To help us out, give us a clue, are you going to try to constant cruise in London with or without a car, or bike,  or using public transport?

I am assuming you want to liveaboard all year round.

Do you have a mooring? Have you considered this?

Do you know that there are very few marinas or moorings with residential planning permission for residential boats. You will be lucky to find a marina which will 'give you a postcode'

Boats are expensive to run, and need maintenance. Don't think you will be investing your capital.

You will need to generate your own electricity, heat, and find water.

Dispose of your own sewage.

Neither of the boats you have shown would appeal to me, neither of them are 'good boats' imho.

If you have spent a lot of time researching, and come up with these two, I am perplexed.

 

 

 

 

I agree neither are good boats. Both now rejected.

 

Not looking for an investment. Looking for somewhere to live that is mine. Stuck in the rent trap.

Based in Newbury. Would continually cruise. Aware that logistically it's not simple but doable.

Colour me perplexed as well. There's a lot to research. And to begin with the recent research was to a large part based around fitting out a sailaway. And licenses and rules etc.

I started to be turned away from that idea and only in the last few days started looking at 2nd hand boats.

Everything seems overpriced if I compare to when I last looked seriously about 3 years ago. 'Project boats that were sub 10,000 now going for near 20,000 etc. But the market is the the market.

Turning back towards the sailaway and fitting it out around me. I can do  'slumming it'. I spent my late teens and most of my twenties living in squats. All though to be fair most of them were very nice for squats. We looked after them.

Open mind. Anything could happen. I'm getting out of this flat soon. Bleeding me dry in the longrun. Might even end up in a van and save more money. We'll see.

Edited by lee_2
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13 minutes ago, Athy said:

If a boat with so many recent new bits is being offered at such a "bargain" price I'd be very suspicious. The inside looks boring with that anaemic paintwork, but that can be easily cured. But there must be something f

Possibly - but remember the boat is at the end of the system,on a non residential mooring probably costing 4K plus a year, looks like someone has spent a shed load of money new engine , windows etc has had survey and only advisories which means to me it is not a basket case. I think it will be soon gone!

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16 minutes ago, LadyG said:

This one justifies a visit and if it appeals, a full survey, with the potential purchaser in attendance and ready to put down the cash on the day.

If the hull is sound, then get all the other liveaboard necessities sorted.

To me this means:

Two means of heating

Plenty of solar

Plenty of good batteries.

One or two good invertors

A boat which has good electrics

A boat which has a BSC.

Decent water capacity.

No rust, no water ingress.

Evidence of ownership Bill of Sale, plus some recent receipts, otherwise it could be stolen or be owned by someone else, or subject to a debt.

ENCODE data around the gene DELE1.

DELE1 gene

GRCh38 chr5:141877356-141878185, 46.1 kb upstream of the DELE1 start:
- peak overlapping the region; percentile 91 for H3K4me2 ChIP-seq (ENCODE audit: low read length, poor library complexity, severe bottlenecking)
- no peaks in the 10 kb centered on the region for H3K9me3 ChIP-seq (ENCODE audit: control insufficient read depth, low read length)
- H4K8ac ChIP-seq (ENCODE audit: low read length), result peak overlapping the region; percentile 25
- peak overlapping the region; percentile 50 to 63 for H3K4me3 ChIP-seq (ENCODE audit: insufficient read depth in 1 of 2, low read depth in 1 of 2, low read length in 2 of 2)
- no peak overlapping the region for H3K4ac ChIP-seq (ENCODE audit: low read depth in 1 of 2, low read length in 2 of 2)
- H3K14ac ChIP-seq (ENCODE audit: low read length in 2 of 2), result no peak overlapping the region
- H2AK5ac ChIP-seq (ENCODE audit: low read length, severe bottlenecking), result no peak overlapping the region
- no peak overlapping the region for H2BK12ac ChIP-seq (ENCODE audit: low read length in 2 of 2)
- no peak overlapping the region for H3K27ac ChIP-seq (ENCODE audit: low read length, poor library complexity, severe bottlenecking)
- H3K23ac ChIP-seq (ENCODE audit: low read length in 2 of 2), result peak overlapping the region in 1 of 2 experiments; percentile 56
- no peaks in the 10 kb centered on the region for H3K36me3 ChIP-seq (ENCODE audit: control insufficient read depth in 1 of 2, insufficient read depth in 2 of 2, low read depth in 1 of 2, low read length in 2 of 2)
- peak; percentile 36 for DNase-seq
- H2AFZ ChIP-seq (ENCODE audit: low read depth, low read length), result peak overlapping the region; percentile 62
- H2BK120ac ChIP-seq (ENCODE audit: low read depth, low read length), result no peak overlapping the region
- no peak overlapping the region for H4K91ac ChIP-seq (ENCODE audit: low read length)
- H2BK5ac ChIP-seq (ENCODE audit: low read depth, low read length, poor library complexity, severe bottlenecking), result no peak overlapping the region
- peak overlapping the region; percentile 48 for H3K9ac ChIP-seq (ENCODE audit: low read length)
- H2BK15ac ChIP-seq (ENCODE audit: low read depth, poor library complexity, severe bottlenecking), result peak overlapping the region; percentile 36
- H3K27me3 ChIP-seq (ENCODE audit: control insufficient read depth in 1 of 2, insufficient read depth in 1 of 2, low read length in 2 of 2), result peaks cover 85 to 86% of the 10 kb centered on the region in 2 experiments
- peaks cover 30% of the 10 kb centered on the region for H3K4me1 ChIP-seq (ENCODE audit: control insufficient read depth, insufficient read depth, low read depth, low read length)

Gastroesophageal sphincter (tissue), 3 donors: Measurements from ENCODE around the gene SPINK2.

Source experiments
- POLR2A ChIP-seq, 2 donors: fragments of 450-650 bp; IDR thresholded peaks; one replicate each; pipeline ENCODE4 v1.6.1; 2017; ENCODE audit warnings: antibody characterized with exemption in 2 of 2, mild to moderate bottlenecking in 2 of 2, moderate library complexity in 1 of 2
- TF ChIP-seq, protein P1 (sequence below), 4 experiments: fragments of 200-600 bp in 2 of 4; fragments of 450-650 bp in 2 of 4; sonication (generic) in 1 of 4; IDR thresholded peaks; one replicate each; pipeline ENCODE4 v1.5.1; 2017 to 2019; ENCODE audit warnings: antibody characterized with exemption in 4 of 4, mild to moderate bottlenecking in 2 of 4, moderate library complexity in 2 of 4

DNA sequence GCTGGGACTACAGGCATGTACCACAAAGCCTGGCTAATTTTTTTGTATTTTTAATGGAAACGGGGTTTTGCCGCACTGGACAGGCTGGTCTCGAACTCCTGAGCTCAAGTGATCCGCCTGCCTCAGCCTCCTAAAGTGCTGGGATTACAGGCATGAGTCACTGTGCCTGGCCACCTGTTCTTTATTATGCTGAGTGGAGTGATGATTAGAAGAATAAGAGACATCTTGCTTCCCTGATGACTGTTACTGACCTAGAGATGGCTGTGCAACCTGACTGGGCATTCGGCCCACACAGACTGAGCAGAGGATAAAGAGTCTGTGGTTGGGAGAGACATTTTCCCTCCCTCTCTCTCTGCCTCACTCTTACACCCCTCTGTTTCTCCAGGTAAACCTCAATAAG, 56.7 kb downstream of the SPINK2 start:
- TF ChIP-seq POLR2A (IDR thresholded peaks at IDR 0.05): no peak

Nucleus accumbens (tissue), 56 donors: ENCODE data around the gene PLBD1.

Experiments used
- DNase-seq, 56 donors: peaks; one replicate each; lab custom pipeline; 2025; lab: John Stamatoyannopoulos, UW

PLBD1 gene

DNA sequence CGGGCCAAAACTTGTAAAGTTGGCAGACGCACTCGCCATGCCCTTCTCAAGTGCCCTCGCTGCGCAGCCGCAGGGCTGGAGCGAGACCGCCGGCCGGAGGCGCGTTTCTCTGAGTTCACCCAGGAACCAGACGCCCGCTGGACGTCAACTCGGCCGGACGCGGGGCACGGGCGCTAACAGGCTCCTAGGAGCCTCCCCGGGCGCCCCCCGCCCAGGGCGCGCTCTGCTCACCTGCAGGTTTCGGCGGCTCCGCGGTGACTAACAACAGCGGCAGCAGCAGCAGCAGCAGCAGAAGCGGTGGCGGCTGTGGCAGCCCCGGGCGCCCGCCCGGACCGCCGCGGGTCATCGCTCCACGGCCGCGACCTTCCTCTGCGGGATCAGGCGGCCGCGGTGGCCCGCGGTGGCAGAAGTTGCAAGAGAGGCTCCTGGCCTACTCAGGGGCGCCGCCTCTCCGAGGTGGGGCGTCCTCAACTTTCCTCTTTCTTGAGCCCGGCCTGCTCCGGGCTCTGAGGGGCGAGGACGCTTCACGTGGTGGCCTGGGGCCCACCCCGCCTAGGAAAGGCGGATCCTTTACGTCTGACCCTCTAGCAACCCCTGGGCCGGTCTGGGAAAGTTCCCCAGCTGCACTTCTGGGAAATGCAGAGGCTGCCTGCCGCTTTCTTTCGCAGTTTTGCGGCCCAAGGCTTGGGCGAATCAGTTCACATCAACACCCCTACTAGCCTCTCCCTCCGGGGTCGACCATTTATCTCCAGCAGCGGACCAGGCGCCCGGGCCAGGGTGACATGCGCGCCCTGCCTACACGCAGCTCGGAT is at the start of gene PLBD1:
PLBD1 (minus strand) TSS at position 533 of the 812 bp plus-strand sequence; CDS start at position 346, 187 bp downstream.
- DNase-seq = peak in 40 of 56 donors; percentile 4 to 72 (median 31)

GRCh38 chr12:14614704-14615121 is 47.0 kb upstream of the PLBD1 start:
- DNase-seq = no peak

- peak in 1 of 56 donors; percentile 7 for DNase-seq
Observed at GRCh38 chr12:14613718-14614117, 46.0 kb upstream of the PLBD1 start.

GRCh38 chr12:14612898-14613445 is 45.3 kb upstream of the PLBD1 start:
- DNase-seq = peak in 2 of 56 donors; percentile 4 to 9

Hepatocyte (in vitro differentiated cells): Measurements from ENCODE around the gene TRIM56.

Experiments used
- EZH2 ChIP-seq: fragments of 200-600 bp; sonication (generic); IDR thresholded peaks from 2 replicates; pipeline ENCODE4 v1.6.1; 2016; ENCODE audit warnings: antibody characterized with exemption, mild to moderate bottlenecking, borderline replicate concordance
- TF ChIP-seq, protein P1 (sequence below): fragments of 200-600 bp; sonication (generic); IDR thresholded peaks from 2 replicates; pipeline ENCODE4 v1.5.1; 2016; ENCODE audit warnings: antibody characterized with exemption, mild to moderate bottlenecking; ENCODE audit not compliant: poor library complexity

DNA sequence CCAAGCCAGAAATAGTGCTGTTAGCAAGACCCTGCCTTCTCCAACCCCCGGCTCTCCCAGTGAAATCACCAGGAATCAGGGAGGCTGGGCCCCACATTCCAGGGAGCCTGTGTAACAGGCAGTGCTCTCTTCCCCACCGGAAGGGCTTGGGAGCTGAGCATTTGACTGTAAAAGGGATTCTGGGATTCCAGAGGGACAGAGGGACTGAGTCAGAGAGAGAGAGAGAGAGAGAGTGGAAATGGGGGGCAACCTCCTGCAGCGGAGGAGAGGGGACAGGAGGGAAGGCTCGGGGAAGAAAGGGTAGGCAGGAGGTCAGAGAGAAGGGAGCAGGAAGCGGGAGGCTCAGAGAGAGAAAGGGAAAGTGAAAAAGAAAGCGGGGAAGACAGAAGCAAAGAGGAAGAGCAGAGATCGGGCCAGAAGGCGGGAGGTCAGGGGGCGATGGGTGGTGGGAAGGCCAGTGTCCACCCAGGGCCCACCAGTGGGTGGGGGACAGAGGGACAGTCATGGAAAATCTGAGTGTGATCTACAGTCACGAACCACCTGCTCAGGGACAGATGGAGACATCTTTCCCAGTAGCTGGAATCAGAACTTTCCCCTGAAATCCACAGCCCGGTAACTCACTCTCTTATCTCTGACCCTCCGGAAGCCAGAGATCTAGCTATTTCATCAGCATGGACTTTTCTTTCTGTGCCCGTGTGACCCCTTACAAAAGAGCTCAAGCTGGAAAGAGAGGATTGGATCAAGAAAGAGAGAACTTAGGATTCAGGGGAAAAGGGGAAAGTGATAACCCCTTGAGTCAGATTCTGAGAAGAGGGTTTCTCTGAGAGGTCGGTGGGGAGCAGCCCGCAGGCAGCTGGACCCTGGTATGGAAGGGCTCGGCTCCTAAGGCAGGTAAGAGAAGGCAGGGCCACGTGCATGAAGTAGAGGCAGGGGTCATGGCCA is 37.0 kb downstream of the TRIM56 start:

Coles Morton would not figure in my list of desirable boats, I saw them built, to a minimum standard as sponsored hire boats. 

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16 minutes ago, Athy said:

If a boat with so many recent new bits is being offered at such a "bargain" price I'd be very suspicious. The inside looks boring with that anaemic paintwork, but that can be easily cured. But there must be something fundamentally wrong with the boat, otherwise it would surely be on sale at twice the price.

Agreed. Have messaged the owner but no reply as yet. I'm naturally suspicious. When I rented my current flat I paid the small fee with the land registery to confirm the owners. Then insisted they show me photo ID to prove it was them. They didn't mind but said no one had ever done that before, though they check the tenants. Explained for all I know they could just be tenants moving out and pulling a fast one.

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2 hours ago, Bod said:

" Being a few inches wider than than the standard narrowboat makes a noticeable difference"

This in the advert for the Springer, is a worry, if the boat is over 6'11" wide there will be the possibility of problems on narrow canals.  The route discribed is all wide locks, where this would not show up.

All told there are difficulties with this boat.

 

Bod

I thought even Hurleston lock was now wider than that.

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1 hour ago, Tracy D'arth said:

Coles Morton would not figure in my list of desirable boats, I saw them built, to a minimum standard as sponsored hire boats. 

No doubt, but it's £12K, if it is mechanically sound and the hull is sound, and a survey shows the defects, with cost, then £12K , Is a roof over head, and an engine to permit cc, if it also has a year or two BSC, it's a goer.

Could be probate and executor wants rid, you never know

 

Edited by LadyG
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2 hours ago, Bod said:

" Being a few inches wider than than the standard narrowboat makes a noticeable difference"

This in the advert for the Springer, is a worry, if the boat is over 6'11" wide there will be the possibility of problems on narrow canals.  The route discribed is all wide locks, where this would not show up.

All told there are difficulties with this boat.

 

Bod

Did a Springer "a few inches wider" get built on purpose, or is this a sign that the top is closing in on the bottom and the middle is swelling to accommodate it? :giggles:

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5 minutes ago, Sea Dog said:

Did a Springer "a few inches wider" get built on purpose, or is this a sign that the top is closing in on the bottom and the middle is swelling to accommodate it? :giggles:

Sam was building over 400 per year, which was around 50% of the boats sold.

 

I have never seen one, but allegedly he did build 'wide' boats to order (as long as he could find some scrap plate steel of the correct size). It has also been suggested that if (say) the steel he had resulted in a 7' beam then it would be used without trimming anyway. 

Not all of Sam's boats were built to the dimensions requested - length wise, it was easier to give someone 'a couple of foot free of charge' than it was to use the time & labour to cut and trim.

 

https://canalrivertrustwaterfront.org.uk/heritage/a-thrifty-beginning/